soloNOVA has selected works that range from those dealing with the human heart to others that are almost shockingly relevant. Take Rootless: La No-Nostalgia, a bilingual cabaret about the emotional life of immigrants, starring Karina Casiano; given the passage of last week’s Arizona immigration bill, such a show couldn’t be more topical.

The show, which includes a diverse mix of songs in English and Spanish (with supertitles) that range from rock to tango, follows a confused immigrant who begins to forget her language, her accent and even her gender after many years away from her land. “While we hear the news about the laws attempting to control the entrance of undocumented people to the U.S,” Casiano states, “ Rootless gives a view of what goes on in the minds and hearts of migrants as we leave our whole lives behind and try to adapt to a new, often hostile country in search of a better life. It ponders the feelings of detachment and fear that our painful escape brings upon us but also proposes a self-critical view of the role our own countries play in pushing us out.”

Casiano also praises terraNOVA’s support. “Solo artists are used to having to work alone and, while we may take all the glory when it comes, we also carry all the responsibility. Counting on the support of a knowledgeable and hard-working company like terraNOVA Collective makes me feel ‘not-so-solo.’”

The multicultural aspect of soloNOVA is another plus. “As a Latina artist, I was especially pleased that the organizers of the festival were interested in my show about immigration,” Casiano says. “It not only brings diversity to their program but also allows me to reach an audience of both English and Spanish speakers who I feel will welcome a cool, fun, sexy approach to this hot topic.”

The W. Kamau Bell Curve: Ending Racism in About an Hour, starring Bell, shares Rootless’ topicality. “My solo show is a mix of stand-up comedy, personal stories, pop cultural criticism, slides, video clips, and good old-fashioned American freedom of speech,” Bell says. “It's like a tea party... but for the good guys.” Bell also says that anyone who attends Curve with a friend of a different race gets in two-for-one.

If there is harmony of any kind to be found in regard to the festival, it’s among all of the solo participants, who unanimously praise terraNOVA for their unwavering belief and support. In fact, the relationship begins to paint Carter and Darling as the parents of eight super-happy children.

And apparently, they are parents who reserve judgment on subject matter. How else could Erin Markey’s Puppy Love: A Stripper’s Tail, an autobiographical piece about how her life as a stripper became more complicated after she fell in love with a fellow dancer, make it into the mix?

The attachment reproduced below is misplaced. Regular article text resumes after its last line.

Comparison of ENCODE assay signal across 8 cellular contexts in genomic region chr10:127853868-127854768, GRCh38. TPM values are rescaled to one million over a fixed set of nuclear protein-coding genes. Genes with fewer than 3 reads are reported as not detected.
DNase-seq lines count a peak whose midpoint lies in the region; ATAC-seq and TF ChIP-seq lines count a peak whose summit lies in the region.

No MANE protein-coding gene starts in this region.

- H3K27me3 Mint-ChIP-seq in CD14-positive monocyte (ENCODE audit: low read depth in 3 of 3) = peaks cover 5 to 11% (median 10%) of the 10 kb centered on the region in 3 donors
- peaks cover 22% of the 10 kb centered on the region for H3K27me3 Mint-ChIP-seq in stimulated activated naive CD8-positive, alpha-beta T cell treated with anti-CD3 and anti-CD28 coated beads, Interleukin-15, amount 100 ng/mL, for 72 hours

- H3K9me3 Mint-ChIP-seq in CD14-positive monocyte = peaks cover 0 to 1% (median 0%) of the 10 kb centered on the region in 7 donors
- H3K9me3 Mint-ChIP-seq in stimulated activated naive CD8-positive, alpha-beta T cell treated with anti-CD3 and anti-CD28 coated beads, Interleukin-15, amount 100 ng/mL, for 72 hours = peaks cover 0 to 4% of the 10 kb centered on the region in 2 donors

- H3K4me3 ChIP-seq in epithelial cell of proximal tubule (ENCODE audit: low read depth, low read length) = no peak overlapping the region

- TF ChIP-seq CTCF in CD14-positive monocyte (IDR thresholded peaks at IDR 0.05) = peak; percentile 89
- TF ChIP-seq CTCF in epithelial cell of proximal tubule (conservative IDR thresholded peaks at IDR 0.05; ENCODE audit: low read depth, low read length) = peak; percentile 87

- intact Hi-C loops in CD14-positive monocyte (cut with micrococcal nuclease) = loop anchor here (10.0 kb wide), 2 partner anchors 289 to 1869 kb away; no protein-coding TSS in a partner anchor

“There is a lot of assertive nurturing happening,” said Markey. “They really believe in solo work, which is such a niche genre; there really aren't a lot of other organizations that specifically support solo work in the same way. terraNOVA’s investment in live solo work keeps me batting my lashes and making phone calls. They're very hands-on with the artists. We are in contact nearly every day and have been for a long time.”

And while some of the works in soloNOVA look at the world, others reflect inward. Remission chronicles Dan Berkey’s experiences with schizophrenia. “Its primary purpose is to incite curiosity and questions about the condition, which has been maligned by the media and other questionable and outright spurious sources,” Berkey says. Shontina Vernon’s show, Wanted, follows a ten-year-old girl from the West Texas town of Lamesa, who is sent to a juvenile detention center after she forges eight thousand dollars in checks trying to achieve her dream of becoming a singer.

In addition to the eight solo shows, performer Nilaja Sun will receive the soloNOVA Artist of the Year award. “Nilaja's work on No Child… and as an arts educator truly exemplifies the embodiment of a solo performer,” according to Darling. The honor will be bestowed on May 21, and will feature student performances and testimonials on how No Child affected their lives.

“Every year we aim to get new audiences to at least one show in the festival and they are never disappointed,” Darling says. It would be hard for anyone to argue that they haven’t made good on their goal.

soloNOVA runs from May 5 to May 22. For a full list of performances, please visit http://www.terranovacollective.org/.